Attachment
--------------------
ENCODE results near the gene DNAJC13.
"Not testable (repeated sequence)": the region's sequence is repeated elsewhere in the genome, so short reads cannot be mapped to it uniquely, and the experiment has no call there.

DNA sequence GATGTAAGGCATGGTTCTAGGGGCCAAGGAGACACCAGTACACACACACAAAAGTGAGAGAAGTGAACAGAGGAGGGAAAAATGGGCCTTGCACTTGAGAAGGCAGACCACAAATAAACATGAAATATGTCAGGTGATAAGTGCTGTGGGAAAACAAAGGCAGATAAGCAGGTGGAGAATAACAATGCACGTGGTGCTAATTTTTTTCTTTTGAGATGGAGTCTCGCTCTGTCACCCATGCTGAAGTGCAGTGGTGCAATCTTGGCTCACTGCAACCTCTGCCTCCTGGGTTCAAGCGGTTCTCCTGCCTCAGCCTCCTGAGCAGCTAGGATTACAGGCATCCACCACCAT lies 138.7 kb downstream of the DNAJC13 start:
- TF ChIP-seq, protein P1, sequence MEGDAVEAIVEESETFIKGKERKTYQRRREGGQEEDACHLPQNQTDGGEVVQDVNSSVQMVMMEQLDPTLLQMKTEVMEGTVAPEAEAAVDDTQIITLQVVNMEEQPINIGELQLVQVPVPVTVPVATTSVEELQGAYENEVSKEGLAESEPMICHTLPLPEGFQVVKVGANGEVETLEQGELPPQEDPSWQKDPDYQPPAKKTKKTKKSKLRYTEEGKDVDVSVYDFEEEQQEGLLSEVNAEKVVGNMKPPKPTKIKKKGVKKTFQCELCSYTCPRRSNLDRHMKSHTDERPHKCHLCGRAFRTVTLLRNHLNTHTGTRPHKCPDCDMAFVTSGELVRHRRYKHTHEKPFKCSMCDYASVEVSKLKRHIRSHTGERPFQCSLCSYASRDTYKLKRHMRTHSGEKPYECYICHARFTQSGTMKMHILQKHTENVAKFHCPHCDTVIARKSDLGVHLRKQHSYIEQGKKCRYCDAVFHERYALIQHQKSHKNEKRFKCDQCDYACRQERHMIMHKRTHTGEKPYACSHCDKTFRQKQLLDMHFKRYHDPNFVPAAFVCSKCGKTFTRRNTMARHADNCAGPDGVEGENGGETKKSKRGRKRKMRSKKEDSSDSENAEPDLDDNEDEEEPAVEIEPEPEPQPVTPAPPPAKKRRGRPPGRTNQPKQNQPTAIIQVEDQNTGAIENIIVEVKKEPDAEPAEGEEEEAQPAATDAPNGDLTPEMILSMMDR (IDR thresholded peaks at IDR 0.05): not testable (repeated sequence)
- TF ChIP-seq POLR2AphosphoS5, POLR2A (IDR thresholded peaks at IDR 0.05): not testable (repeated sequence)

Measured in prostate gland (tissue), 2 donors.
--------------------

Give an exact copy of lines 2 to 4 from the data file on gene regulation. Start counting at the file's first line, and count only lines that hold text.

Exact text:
"Not testable (repeated sequence)": the region's sequence is repeated elsewhere in the genome, so short reads cannot be mapped to it uniquely, and the experiment has no call there.

DNA sequence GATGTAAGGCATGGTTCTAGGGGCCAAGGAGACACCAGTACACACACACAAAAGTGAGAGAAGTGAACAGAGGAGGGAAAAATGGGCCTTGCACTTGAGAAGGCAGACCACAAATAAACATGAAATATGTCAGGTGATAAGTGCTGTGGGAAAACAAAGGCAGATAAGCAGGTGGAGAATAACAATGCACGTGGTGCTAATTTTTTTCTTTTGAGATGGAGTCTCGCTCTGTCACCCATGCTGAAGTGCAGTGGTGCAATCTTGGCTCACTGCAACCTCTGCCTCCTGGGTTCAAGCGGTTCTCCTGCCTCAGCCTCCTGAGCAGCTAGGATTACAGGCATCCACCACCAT lies 138.7 kb downstream of the DNAJC13 start:
- TF ChIP-seq, protein P1, sequence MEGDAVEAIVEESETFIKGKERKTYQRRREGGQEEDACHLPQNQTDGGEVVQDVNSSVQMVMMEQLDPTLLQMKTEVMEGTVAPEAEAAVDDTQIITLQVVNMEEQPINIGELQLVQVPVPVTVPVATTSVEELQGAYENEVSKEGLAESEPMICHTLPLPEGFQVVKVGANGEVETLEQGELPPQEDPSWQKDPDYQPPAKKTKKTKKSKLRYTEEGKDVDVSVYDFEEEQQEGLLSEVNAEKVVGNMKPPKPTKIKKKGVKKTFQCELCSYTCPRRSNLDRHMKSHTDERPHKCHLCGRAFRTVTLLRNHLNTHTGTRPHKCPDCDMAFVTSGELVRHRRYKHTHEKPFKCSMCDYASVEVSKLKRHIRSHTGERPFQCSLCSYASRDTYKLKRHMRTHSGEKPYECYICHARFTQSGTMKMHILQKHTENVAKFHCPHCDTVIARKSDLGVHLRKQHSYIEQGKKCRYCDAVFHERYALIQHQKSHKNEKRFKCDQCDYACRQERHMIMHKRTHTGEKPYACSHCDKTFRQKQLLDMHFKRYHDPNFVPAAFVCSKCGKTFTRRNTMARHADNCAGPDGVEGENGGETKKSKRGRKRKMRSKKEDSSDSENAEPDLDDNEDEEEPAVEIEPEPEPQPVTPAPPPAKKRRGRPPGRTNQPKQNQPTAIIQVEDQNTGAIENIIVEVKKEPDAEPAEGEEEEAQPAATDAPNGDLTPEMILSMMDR (IDR thresholded peaks at IDR 0.05): not testable (repeated sequence)